The dramatic growth in sales of halloumi – the once niche Cypriot cheese – provides further evidence that our changing habits are putting the shopper in a position of previously unseen power and influence in the retail and FMCG market.
This assessment comes after the news that Britain is consuming more of the cheese than any other European country. Tesco has reported a sales increase of 132% across its Finest line for the year 2011-2012, while Waitrose reported that its sales of halloumi were up 104% in the same period.
In recent years, a combination of short- and long-term trends have combined to put the shopper in control in the retail and FMCG market. Increased exposure to other cultures, tastes and flavours has resulted in a growing demand for ethnic foods like halloumi, placing the onus on suppliers not only to meet those demands but also to understand them. The whole family may consume the halloumi but only one person – the shopper – actually makes the purchase.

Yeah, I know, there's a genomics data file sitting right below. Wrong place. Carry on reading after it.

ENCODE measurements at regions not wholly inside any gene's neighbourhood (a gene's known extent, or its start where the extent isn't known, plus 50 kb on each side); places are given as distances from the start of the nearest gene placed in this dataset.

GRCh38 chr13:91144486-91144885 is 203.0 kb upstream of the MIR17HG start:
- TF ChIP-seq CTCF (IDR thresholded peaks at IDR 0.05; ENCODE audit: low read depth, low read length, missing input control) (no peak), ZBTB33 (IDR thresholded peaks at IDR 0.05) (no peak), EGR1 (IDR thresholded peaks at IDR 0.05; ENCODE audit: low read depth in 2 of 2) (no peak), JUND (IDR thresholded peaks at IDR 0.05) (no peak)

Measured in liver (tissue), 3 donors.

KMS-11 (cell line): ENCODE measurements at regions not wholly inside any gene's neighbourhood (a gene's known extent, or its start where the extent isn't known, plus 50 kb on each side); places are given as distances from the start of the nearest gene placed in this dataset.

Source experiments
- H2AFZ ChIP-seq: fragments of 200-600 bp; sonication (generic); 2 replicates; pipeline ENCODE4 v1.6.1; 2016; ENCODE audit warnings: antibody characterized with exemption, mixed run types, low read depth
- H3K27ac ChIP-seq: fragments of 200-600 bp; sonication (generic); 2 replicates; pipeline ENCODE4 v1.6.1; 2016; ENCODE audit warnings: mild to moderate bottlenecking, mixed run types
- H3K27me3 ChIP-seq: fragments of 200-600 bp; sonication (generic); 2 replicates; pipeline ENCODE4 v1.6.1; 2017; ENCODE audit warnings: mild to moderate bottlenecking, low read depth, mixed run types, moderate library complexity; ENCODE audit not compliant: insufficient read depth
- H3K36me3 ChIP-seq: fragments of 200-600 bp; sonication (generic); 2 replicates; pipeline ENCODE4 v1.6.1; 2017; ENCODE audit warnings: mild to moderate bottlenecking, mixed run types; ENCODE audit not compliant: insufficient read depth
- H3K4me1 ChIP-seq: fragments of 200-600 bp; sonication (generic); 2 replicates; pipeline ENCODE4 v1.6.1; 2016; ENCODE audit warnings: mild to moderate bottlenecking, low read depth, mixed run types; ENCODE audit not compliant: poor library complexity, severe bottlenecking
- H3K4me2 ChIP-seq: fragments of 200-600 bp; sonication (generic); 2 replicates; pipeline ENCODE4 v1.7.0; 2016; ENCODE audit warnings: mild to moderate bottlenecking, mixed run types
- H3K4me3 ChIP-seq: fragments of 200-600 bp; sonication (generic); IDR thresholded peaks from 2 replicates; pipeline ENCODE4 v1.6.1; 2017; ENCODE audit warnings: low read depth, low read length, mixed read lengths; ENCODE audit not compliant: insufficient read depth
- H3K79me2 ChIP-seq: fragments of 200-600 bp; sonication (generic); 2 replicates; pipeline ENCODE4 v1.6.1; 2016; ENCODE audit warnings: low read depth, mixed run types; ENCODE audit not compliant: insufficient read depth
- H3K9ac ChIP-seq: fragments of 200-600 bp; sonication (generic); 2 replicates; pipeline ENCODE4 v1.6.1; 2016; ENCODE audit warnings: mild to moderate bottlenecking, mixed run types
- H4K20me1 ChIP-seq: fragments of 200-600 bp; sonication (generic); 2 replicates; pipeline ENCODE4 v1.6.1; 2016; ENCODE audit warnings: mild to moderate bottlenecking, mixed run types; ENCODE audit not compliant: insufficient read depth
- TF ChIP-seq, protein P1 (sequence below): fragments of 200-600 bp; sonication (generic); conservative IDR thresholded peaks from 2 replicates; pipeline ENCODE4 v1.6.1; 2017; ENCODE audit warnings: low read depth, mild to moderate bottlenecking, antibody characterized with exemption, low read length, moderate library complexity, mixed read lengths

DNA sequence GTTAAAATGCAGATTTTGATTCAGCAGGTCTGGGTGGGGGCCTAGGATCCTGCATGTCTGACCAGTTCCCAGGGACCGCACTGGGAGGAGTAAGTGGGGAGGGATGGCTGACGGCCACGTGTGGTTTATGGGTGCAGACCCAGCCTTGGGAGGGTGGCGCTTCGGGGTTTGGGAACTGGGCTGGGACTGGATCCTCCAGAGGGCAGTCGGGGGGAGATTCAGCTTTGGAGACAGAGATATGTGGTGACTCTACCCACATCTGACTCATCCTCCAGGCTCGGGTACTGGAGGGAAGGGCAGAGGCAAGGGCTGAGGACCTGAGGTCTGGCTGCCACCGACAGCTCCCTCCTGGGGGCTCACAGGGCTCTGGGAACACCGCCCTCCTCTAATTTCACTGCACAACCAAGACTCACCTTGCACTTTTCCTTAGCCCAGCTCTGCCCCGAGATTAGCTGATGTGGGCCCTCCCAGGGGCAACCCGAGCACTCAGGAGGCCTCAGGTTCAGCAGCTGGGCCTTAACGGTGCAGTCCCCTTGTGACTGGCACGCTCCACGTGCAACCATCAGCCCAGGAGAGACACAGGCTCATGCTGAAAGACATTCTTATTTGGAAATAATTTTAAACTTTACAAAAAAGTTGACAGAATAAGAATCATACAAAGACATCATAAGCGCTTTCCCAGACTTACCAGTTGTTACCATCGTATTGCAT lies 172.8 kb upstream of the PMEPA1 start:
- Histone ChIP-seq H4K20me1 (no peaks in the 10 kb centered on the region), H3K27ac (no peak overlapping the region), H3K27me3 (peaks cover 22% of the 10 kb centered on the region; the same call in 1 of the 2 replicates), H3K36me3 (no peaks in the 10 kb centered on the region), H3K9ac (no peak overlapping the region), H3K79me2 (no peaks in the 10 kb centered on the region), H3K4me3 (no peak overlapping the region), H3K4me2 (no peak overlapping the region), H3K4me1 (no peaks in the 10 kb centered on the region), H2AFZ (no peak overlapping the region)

Our changing eating habits, including our increasing enthusiasm for ethnic foods, shows how shoppers are demanding more choice and independence. This has resulted in a power shift away from the major brands and suppliers, who used to hold all the aces, through the major retail multiples and now to the shopper.
Suppliers need to understand that and use it to inform their business models, from marketing and activation to new product development.
Consumers and shoppers are not one and the same. The shopper will likely be influenced by their consumers but they are the ones who will ultimately make the purchasing decision whether in-store or online. Understanding what drives the shopper, the missions they take when they buy, and the factors that influence their purchasing decisions of halloumi or any other product is vital.
Suppliers also need to understand that those who buy their products are not necessarily the same as the retailer’s customers. A halloumi supplier will be interested in every shopper who buys their cheese wherever they buy it, whereas Tesco, Waitrose, Lidl and others will only be interested in those who shop in their stores. The two are not the same. If suppliers are only focusing on consumers or retailers’ customers and not concentrating on their shoppers – the bridge that links the two – they cannot be certain they are reaching the right people, with the right message and at the right time and place. And this means that their activation activity and the way their budget is being spent must be less than optimal.